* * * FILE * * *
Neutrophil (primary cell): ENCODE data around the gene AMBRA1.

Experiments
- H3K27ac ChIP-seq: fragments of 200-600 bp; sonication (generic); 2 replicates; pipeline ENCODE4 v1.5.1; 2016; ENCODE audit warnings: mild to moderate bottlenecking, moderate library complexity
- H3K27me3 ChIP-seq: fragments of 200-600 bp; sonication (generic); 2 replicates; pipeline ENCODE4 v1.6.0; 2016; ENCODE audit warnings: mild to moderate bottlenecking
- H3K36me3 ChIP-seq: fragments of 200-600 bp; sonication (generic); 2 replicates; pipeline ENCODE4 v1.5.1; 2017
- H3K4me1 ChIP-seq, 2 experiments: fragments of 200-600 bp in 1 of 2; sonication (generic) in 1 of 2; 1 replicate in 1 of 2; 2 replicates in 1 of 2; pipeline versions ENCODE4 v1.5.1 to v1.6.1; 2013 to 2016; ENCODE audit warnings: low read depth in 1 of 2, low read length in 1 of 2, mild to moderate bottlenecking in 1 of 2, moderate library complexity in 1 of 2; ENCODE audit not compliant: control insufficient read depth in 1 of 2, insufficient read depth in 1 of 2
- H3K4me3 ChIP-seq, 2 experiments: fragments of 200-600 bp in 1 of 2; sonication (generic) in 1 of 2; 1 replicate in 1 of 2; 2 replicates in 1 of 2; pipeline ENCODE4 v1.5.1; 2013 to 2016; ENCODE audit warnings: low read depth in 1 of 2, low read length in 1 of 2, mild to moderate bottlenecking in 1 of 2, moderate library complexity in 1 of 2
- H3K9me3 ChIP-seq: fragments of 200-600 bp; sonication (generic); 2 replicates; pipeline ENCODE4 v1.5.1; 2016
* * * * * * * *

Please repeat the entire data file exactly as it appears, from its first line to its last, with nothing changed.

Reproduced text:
Neutrophil (primary cell): ENCODE data around the gene AMBRA1.

Experiments
- H3K27ac ChIP-seq: fragments of 200-600 bp; sonication (generic); 2 replicates; pipeline ENCODE4 v1.5.1; 2016; ENCODE audit warnings: mild to moderate bottlenecking, moderate library complexity
- H3K27me3 ChIP-seq: fragments of 200-600 bp; sonication (generic); 2 replicates; pipeline ENCODE4 v1.6.0; 2016; ENCODE audit warnings: mild to moderate bottlenecking
- H3K36me3 ChIP-seq: fragments of 200-600 bp; sonication (generic); 2 replicates; pipeline ENCODE4 v1.5.1; 2017
- H3K4me1 ChIP-seq, 2 experiments: fragments of 200-600 bp in 1 of 2; sonication (generic) in 1 of 2; 1 replicate in 1 of 2; 2 replicates in 1 of 2; pipeline versions ENCODE4 v1.5.1 to v1.6.1; 2013 to 2016; ENCODE audit warnings: low read depth in 1 of 2, low read length in 1 of 2, mild to moderate bottlenecking in 1 of 2, moderate library complexity in 1 of 2; ENCODE audit not compliant: control insufficient read depth in 1 of 2, insufficient read depth in 1 of 2
- H3K4me3 ChIP-seq, 2 experiments: fragments of 200-600 bp in 1 of 2; sonication (generic) in 1 of 2; 1 replicate in 1 of 2; 2 replicates in 1 of 2; pipeline ENCODE4 v1.5.1; 2013 to 2016; ENCODE audit warnings: low read depth in 1 of 2, low read length in 1 of 2, mild to moderate bottlenecking in 1 of 2, moderate library complexity in 1 of 2
- H3K9me3 ChIP-seq: fragments of 200-600 bp; sonication (generic); 2 replicates; pipeline ENCODE4 v1.5.1; 2016